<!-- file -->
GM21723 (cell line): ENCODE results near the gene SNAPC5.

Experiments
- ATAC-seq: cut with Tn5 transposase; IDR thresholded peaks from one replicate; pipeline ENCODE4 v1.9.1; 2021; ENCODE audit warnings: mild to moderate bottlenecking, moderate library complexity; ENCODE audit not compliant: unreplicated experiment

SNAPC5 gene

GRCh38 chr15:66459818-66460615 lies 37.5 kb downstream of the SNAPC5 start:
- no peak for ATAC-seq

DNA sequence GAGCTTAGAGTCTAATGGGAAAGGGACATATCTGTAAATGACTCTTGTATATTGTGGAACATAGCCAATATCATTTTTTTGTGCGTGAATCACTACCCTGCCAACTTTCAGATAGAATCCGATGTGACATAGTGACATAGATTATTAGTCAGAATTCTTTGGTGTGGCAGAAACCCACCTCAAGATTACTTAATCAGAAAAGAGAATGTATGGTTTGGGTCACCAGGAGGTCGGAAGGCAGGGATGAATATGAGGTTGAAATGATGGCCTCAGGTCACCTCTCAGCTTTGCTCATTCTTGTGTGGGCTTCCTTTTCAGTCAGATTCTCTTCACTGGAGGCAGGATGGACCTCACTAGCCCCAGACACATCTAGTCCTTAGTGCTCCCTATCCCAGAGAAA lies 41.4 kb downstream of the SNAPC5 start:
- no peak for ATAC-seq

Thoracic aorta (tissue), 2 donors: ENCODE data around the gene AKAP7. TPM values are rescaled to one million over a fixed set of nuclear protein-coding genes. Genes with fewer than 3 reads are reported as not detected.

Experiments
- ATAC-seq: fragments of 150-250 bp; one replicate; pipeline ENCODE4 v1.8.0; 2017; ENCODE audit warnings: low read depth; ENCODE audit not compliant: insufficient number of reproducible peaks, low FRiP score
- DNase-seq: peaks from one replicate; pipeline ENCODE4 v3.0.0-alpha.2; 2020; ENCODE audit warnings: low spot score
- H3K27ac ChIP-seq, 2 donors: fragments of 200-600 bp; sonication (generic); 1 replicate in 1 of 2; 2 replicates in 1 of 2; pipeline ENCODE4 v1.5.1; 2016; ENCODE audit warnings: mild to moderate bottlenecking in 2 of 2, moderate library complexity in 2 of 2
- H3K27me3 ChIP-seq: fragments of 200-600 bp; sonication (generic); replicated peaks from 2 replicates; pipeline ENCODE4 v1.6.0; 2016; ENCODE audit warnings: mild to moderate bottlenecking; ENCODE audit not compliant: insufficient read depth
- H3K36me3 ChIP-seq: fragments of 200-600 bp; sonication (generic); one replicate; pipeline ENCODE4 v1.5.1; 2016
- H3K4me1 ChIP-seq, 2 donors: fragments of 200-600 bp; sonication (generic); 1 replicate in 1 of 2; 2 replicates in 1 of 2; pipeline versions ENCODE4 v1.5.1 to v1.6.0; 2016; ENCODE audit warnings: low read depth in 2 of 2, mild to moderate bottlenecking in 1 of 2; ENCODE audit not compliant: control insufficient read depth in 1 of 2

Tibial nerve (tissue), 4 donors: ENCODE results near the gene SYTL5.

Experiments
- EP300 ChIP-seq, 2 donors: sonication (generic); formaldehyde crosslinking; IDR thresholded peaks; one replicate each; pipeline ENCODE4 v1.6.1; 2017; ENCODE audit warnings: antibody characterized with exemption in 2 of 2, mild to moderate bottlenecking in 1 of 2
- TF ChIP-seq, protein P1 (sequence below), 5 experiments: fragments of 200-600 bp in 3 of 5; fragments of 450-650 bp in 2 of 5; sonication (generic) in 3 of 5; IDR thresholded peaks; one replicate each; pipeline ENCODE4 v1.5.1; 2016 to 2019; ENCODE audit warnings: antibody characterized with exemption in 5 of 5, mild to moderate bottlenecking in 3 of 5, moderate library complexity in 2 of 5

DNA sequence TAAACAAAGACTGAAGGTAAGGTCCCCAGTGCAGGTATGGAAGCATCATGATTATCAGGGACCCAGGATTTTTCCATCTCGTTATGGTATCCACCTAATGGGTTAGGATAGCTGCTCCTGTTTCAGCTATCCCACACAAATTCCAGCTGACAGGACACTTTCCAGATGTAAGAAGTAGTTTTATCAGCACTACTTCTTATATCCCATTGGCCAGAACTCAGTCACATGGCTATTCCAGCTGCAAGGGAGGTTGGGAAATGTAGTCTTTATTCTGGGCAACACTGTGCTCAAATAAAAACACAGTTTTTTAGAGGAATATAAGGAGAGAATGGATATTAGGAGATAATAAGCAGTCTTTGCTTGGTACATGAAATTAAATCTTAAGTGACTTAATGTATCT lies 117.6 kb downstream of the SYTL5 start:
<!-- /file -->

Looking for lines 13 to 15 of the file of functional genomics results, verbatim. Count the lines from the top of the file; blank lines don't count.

- H3K27ac ChIP-seq, 2 donors: fragments of 200-600 bp; sonication (generic); 1 replicate in 1 of 2; 2 replicates in 1 of 2; pipeline ENCODE4 v1.5.1; 2016; ENCODE audit warnings: mild to moderate bottlenecking in 2 of 2, moderate library complexity in 2 of 2
- H3K27me3 ChIP-seq: fragments of 200-600 bp; sonication (generic); replicated peaks from 2 replicates; pipeline ENCODE4 v1.6.0; 2016; ENCODE audit warnings: mild to moderate bottlenecking; ENCODE audit not compliant: insufficient read depth
- H3K36me3 ChIP-seq: fragments of 200-600 bp; sonication (generic); one replicate; pipeline ENCODE4 v1.5.1; 2016